Regulatory Agencies - U.S.

Federal Deposit Insurance Corporation (FDIC)
Provides deposit insurance to and oversight of all federally chartered financial institutions and state chartered institutions electing coverage.

Federal Financial Institutions Examination Council (FFIEC)
A formal interagency body to coordinate the examination and reporting activities of the five primary regulators of financial institutions: FRB, FDIC, NCUA, OCC and OTS.

Federal Trade Commission (FTC)
Independent agency that enforces a variety of federal antitrust and consumer protection laws.

Financial Crimes Enforcement Network (FINCEN)
Primary regulator for prevention and detection of money laundering activities, including recordkeeping (Bank Secrecy Act) and coordination with law enforcement agencies for investigation of suspicious activities.

National Credit Union Administration (NCUA)
Independent agency that regulates federally chartered credit unions and administers the National Credit Union Share Insurance Fund.

Office of the Comptroller of the Currency (OCC)
Treasury Department agency that regulates nationally chartered banks.

Office of Thrift Supervision (OTS)
Treasury Department agency that regulates federally chartered thrift institutions (savings banks) and savings and loan associations.

Securities and Exchange Commission (SEC)
Independent agency responsible for administering securities laws, including disclosure requirements for publicly traded securities and regulation of the securities industry.

US Legislative Banking Committees
From the MoneyPage, Senate and House committees, with links to calendars, committee members and other current information.

Contact Ms. Stoneman - Stoneman Law Offices - Texas & Colorado. (800) 783-0748 Free Consultation - Representing Clients Nationwide




Because North Dakota is close to Colorado, where I live, I am more familiar with its securities laws and regulations and North Dakota arbitrators. Because arbitrators are from the state or region where the investor resides, my familiarity with the arbitrator roster and individual arbitrators in North Dakota and surrounding states is a significant benefit. And remember that I do not need to be licensed in the state of North Dakota in order to represent North Dakota investors in securities arbitrations. I don’t even need to affiliate with local counsel.  I also have the benefit of the knowledge of my husband Douglas Schulz (, who has been hired in over 1,140 securities related matters and testified in over 637 FINRA arbitrations and civil cases regarding investment and brokerage disputes. Because the majority of his expert work is also in Colorado and surrounding states, he too is very familiar with North Dakota securities arbitrators and arbitrations.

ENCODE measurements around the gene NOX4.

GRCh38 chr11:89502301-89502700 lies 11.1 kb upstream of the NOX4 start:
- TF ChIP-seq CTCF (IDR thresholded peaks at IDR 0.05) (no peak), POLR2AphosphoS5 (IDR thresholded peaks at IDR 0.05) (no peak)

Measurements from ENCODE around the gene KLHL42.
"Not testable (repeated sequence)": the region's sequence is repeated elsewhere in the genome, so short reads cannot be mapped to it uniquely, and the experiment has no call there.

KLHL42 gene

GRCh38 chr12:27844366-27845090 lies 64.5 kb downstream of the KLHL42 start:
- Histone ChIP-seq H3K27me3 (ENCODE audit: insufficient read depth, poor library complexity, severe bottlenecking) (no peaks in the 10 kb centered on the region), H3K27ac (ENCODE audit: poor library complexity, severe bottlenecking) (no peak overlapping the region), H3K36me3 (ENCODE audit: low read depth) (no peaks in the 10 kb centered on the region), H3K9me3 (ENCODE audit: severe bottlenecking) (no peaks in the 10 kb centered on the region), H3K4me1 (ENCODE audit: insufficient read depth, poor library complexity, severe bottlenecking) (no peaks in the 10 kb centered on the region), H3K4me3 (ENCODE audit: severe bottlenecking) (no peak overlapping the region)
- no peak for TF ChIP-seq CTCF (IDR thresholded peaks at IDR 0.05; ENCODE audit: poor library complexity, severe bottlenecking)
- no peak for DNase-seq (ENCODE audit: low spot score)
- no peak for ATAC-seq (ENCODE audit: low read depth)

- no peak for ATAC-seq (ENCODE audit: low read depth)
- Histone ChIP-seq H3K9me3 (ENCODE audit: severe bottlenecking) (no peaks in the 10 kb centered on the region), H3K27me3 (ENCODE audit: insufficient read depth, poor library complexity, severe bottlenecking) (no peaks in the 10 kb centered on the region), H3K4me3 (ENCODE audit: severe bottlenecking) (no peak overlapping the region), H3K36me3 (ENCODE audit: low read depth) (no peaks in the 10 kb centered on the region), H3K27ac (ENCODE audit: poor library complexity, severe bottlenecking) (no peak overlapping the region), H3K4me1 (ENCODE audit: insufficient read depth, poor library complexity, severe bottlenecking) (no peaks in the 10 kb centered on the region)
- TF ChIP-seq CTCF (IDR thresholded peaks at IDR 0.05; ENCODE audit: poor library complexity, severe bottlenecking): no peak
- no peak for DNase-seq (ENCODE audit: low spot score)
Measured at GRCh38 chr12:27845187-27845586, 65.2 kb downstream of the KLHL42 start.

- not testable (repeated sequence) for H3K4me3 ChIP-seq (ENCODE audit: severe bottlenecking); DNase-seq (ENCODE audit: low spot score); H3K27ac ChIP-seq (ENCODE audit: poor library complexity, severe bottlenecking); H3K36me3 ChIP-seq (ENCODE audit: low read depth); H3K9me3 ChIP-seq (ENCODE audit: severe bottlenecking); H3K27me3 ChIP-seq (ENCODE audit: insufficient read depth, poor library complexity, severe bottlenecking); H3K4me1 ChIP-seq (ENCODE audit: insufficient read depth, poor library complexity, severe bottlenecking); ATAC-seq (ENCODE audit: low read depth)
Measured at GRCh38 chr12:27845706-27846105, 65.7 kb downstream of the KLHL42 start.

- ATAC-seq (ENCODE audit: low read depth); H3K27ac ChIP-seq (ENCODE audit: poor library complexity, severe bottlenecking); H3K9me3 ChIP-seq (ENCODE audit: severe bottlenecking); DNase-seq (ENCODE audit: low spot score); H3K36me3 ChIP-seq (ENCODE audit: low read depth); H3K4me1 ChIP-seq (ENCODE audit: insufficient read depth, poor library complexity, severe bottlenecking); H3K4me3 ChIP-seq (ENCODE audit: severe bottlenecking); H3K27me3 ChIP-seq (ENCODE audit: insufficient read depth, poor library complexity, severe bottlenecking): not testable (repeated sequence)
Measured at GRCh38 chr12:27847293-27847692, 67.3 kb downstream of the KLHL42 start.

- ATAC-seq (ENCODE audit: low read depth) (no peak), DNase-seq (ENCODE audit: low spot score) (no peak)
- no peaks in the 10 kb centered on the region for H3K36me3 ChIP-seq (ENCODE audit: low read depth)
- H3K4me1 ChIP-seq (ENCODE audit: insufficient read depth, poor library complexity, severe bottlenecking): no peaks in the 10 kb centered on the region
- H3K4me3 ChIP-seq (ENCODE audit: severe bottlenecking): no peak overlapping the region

Clients often wonder how long they have to bring a claim, but the answer is not a black and white one.  Investors should let a qualified lawyer evaluate the case.  The good news is that there are many different remedies for the same violation, and they each have different statutes of limitations.  In addition, many causes of action have what is called a “discovery rule”, allowing investors to bring very old claims because they didn’t discover the violation until more recently or because the stockbroker concealed the wrongdoing.

Investors in North Dakota are protected by legislative laws and statutes together with industry rules that prohibit brokers from engaging in fraud, unsuitable sales, churning, unauthorized trading, failure to supervise, breach of fiduciary duty, or negligence. Below are useful links and resources covering some of the investor protections available in the State of Texas:

Stoneman Law represents investors in all major North Dakota cities including Fargo, Bismarck, Grand Forks, Minot, West Fargo, Williston, and Dickinson.  Consultations are free of charge and the firm is only compensated if you recover.

Where Do FINRA Arbitrations Take Place in North Dakota?

All arbitrations for North Dakota residents take place in Bismarck.

And remember that arbitrations take place in the state where the investor resides, NOT where the brokerage firm or stockbroker office!!

North Dakota Securities News:

December 20, 2017. Authorities say a second North Dakota broker has agreed to pay back money to victims of an investment fraud scheme allegedly operated by a North Dakota man.

North Dakota Securities Commissioner Karen Tyler says Kevin Wanner, of Bismarck, is accused of bilking 66 investors from North Dakota over 15 years. Wanner has reached a plea agreement in federal court on charges of mail fraud and money laundering. Tyler says Woodbury Financial Services Inc., will pay nearly $600,000 to people who were victimized while Wanner worked there as a registered securities agent.

It's the second settlement involving Wanner. Tyler says Questar Capital Corporation, of Minneapolis, agreed earlier to pay $2.4 million to investors.